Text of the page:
Currently, my focus is on longevity - doing everything I can to maximize the chances I will get to live as long and as healthy as possible.
As a result, I am trying to make my decisions for the long run.
This is necessary in order to choose kale instead of Pringles.
But it may have a weakness. If we take long life as a given, then we (I) can be tempted to defer items to later point.
So does this mean I should eat the Pringles, because who knows if I’ll be around tomorrow?
The ‘memento mori’ mindset is not a new one. I hadn’t realized that there was a whole genre of artwork that has the nearness of death as a theme. “Vanitas” paintings had skulls somewhere in the background, along with elements like hour glasses for time and flowers for life.
For much of human history living to tomorrow was way more uncertain than it for us in the modern world. Although there are still some areas of the world today where death looms much closer. People starve or live in an area of war and violence.
I remember traveling to Guatemala and working with Common Hope. The organization started with the admirable goal to educate more kids. They quickly learned though that these efforts were fruitless if the kids weren’t sleeping or eating well or they had family troubles at home. So they changed tactics and by meeting basic needs, they ultimately accomplished their first goal.
There is no doubt that people will act differently when their lives are on the line. Think about hoarding resources, stealing bread to feed your kids, the degree to which you would be willing to take a risk.
You can even see this manifested in sports as a game gets closer to its conclusion and the prospect of losing the match becomes more real. It is the ‘back against the wall’ moment and there is often a last surge of heroic effort to try and stave off the impending doom.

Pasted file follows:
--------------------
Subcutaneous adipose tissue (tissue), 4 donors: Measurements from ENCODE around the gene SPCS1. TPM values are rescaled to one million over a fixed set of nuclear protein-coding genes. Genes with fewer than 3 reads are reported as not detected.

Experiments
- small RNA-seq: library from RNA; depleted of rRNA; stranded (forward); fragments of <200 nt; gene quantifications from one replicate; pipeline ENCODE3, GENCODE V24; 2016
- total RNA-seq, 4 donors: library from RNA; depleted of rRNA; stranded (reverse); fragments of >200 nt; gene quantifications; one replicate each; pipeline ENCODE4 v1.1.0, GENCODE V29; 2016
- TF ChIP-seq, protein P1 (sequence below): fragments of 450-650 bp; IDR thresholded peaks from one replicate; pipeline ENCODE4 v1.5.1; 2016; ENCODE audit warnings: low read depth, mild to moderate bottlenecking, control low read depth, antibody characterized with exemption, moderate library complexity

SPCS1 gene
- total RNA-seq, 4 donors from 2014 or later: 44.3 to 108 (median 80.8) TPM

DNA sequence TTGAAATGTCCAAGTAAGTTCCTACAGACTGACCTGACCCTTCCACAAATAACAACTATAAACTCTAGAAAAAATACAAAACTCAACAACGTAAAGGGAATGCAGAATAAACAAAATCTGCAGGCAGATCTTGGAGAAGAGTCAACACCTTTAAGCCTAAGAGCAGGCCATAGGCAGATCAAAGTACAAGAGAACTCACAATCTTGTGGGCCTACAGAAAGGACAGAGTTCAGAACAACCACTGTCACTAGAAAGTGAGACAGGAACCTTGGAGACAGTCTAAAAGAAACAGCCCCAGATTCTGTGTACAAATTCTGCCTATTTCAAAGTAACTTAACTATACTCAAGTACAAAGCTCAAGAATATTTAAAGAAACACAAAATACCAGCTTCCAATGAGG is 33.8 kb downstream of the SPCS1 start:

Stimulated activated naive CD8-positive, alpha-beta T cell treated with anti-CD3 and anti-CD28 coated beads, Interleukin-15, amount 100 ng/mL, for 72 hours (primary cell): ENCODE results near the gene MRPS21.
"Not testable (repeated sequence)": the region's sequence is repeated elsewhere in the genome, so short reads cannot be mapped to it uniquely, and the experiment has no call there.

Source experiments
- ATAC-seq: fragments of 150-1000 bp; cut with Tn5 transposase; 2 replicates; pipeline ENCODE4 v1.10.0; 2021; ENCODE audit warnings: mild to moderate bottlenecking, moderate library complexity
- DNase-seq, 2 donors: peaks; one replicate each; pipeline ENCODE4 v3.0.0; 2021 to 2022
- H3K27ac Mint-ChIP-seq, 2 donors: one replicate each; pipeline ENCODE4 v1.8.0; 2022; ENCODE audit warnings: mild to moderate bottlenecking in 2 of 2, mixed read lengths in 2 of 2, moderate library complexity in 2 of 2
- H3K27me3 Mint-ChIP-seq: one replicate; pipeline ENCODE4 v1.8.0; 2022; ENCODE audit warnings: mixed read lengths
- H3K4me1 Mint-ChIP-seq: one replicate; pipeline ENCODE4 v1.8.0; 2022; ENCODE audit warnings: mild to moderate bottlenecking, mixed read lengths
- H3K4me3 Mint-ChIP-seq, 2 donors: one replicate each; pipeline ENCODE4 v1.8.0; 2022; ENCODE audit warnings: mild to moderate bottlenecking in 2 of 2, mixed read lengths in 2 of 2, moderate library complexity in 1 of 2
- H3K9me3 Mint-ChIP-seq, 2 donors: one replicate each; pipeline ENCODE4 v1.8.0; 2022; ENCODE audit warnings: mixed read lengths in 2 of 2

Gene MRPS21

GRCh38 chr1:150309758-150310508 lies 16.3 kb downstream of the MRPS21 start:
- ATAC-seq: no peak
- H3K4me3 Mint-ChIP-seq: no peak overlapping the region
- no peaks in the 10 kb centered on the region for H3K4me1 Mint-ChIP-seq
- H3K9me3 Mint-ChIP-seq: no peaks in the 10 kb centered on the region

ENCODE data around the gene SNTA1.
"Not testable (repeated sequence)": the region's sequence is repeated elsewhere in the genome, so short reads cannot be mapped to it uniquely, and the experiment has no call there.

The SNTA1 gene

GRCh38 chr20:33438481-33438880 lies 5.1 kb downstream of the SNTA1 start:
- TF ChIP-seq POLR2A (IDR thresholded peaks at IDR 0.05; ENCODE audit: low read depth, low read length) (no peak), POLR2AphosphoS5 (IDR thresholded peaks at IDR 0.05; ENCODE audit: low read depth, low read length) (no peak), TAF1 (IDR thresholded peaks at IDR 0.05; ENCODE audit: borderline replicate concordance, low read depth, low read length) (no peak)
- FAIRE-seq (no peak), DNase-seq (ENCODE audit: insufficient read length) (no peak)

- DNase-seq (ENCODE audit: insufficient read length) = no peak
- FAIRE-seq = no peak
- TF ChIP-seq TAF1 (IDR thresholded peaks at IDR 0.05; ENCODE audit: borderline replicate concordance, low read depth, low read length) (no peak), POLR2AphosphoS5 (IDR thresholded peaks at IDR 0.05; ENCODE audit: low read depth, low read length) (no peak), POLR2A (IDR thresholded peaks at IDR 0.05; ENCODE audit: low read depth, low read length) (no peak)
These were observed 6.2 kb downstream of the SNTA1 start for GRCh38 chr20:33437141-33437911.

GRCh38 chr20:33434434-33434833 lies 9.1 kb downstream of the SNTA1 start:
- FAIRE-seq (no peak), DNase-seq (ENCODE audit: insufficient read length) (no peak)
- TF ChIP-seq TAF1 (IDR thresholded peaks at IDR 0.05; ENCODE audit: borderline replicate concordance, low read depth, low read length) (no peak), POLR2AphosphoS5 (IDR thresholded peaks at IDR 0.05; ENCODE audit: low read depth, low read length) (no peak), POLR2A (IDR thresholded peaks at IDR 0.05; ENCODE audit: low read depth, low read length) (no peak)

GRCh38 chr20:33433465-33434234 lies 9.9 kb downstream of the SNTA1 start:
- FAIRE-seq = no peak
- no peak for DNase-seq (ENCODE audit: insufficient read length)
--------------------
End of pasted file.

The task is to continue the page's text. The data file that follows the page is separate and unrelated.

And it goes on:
Yet, I don’t think the memento mori mindset has to be a state of panic. Let it catalyze your actions and not paralyze you. As the Daily Stoic puts it
Used properly memento mori is a tool to create priority and meaning, one that generations have used to create real perspective and urgency. To treat our time as a gift and not waste it on the trivial and vain. Death doesn’t make life pointless but rather purposeful. And fortunately, we don't have to nearly die to tap into this. A simple reminder can bring us closer to living the life we want.In this light, ‘memento mori’ thinking is complimentary to trying to add more life to your life - possibly ‘memento vivere.’ If we treat each minute as special, we can add urgency to doing things that matter. And if we succeed in stringing together a long series of these moments, not only will we have had a long life, we would have had a full one.
Coming back to sports for a minute, this parallels the idea of ‘playing to win’ vs. ‘playing not to lose.’
It’s tempting and easy to ‘coast’ when things are comfortable. The truth is that we only have today. Tomorrow is a good possibility, but it is not a guarantee.
So let’s use the immediacy of death as a way to stay humble and motivated while we work to do what we can to push death as far away as possible.